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Early share valuation in shareholders’ disputes

15 Feb 2023

It can be very important to get a share valuation done at an early stage of any shareholders dispute and this article explains why.

In most shareholders disputes one of the first questions that will occur to a lawyer is how much are you arguing about. However, it is surprising how often this has not been addressed by parties to a dispute.

Why get a share valuation?

Shareholder litigation is notoriously expensive. As part of any risk analysis an assessment of the proportionality of taking legal action is essential. Only parties with very deep pockets to start with should consider embarking on such litigation as a point of principle. It should generally only be contemplated where a commercial case for doing so can be made out.

Given the cost of such litigation it is increasingly funded by third party capital from commercial litigation funders. This is an expensive solution and in order to be viable the value of the business at the heart of the dispute must be of sufficient value to make the numbers work. Funders are going to want to see a valuation that demonstrates this.

Finally, armed with a valuation you are in a much better position to negotiate, for example, a buyout of a minority shareholder and engage in settlement discussions generally.

Who should do the valuation of the company?

I am sometimes asked for my personal view on the value of the company but this is very definitely something for an accountant to give an opinion on rather than a lawyer.

Often the assumption is that the company’s accountants should do the valuation, and sometimes this is specified in, for example, share transfer provisions in Articles of Association or Shareholders Agreements. However, often they are not really qualified to do such a valuation exercise and it is therefore better to instruct an independent accountant who specialises in company valuations.

Experts in company share valuation will also be better able to give a considered view on such matters as the appropriate discount for valuing a minority shareholding, which is often a contentious issue.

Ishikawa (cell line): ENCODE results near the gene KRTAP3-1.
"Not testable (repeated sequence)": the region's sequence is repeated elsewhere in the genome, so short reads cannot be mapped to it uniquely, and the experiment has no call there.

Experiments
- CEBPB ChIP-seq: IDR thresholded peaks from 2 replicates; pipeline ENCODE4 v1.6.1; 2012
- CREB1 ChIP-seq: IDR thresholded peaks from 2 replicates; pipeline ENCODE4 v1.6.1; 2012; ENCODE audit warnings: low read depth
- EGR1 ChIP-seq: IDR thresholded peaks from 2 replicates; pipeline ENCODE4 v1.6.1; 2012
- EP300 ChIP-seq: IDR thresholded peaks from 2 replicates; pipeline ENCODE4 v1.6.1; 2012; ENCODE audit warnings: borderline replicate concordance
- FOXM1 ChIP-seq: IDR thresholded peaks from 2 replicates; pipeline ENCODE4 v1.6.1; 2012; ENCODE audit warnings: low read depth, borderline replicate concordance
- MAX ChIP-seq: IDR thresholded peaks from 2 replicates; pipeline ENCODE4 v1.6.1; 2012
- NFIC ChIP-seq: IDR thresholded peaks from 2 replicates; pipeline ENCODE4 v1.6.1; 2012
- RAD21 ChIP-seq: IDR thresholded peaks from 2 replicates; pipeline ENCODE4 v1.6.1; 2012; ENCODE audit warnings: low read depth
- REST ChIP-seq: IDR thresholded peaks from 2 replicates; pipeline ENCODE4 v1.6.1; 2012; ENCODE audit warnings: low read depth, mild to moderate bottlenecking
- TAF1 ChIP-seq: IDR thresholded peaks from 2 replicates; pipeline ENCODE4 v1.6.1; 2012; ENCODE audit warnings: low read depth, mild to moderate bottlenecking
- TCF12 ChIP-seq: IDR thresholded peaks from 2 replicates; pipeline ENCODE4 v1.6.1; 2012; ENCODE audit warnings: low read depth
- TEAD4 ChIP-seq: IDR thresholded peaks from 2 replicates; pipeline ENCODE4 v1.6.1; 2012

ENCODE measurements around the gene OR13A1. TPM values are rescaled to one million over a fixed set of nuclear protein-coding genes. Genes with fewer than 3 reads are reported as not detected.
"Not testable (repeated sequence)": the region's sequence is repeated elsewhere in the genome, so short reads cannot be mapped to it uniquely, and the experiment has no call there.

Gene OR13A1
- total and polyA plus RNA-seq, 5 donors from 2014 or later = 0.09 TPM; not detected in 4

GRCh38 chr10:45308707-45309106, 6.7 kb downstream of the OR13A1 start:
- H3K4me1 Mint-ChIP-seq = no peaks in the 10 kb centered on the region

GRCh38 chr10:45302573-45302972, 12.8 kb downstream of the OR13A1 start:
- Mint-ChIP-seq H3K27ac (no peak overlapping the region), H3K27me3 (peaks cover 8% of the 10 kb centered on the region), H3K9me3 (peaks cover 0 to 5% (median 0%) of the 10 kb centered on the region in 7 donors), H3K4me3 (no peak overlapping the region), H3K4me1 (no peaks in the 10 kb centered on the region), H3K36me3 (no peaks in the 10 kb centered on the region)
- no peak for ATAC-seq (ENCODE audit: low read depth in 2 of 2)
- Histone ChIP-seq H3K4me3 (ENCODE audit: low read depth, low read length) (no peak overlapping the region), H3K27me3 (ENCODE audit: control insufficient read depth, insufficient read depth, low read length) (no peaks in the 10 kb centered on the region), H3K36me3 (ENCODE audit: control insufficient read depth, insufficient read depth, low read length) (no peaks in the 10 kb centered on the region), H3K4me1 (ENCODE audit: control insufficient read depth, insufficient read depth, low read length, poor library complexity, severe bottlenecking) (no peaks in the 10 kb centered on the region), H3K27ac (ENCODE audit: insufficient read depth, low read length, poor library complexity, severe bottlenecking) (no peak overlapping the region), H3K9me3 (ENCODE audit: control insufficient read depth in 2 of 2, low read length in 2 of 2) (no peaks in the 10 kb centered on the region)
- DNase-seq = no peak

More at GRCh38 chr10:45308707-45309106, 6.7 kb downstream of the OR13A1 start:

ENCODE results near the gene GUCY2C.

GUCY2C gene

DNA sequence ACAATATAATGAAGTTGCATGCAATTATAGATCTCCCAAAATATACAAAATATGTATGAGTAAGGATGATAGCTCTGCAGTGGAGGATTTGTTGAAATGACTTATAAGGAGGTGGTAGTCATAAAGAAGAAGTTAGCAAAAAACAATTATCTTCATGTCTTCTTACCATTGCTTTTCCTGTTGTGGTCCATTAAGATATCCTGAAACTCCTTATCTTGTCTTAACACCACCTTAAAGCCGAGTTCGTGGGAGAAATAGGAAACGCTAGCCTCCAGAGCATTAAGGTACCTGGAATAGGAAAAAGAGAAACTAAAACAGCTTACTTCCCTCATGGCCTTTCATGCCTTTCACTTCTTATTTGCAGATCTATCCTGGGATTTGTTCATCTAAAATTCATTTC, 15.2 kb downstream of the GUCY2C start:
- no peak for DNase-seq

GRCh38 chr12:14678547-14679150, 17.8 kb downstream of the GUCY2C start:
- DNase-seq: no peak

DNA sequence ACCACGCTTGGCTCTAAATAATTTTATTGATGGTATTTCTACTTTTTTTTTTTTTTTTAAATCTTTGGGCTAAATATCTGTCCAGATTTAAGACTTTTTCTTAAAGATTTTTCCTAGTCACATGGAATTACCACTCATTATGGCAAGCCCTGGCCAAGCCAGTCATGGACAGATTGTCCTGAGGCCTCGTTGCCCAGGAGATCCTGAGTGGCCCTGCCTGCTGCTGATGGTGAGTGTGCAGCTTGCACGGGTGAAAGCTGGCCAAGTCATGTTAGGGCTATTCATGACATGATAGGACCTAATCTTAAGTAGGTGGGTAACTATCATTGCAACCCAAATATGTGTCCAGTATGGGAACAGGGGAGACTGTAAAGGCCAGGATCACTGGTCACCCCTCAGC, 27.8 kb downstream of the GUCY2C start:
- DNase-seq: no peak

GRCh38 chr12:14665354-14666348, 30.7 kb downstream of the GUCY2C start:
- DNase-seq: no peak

What sort of company valuation is required?

The valuation of companies has an undeserved reputation as being something of a dark art. However, at the most basic level a company is simply worth what somebody will pay for it (either actually or theoretically) and there are various tried and tested ways of approaching such a valuation which can be employed.

A full blown expert valuation for a court case will cost many thousands of pounds but that is not necessarily what is required at the initial stage of a dispute. Also, you may not a have access to the information that an expert accountant would need to produce a full valuation. What is generally needed at the early stages of a dispute is a ball park figure that can be used as the basis of an initial risk analysis and also potentially form the basis of settlement discussions. Third party funders may also have their preferred valuers and their own requirements about what is required.

Joint company valuations

Some shareholder disputes are really just about “how much”. Deep down the parties realise that one or other has to leave and it is simply a question of how much the other will take / pay for the shares. In these cases it can sometimes be agreed that an accountant will act jointly. The parties will each pay half of the cost of getting a valuation and either formally agree to be bound by the valuation or just use the valuation obtained as the starting point for discussions.


There are a number of reasons to get a share valuation done at the early stage of a dispute and indeed it may be essential if third party funding is required. Such a valuation can be an important part of the overall strategy for resolving a shareholder dispute.

If you are involved in a shareholder dispute and need legal advice then please contact Ed Weeks, a recognised expert in this area.

Ed Weeks

Commercial disputes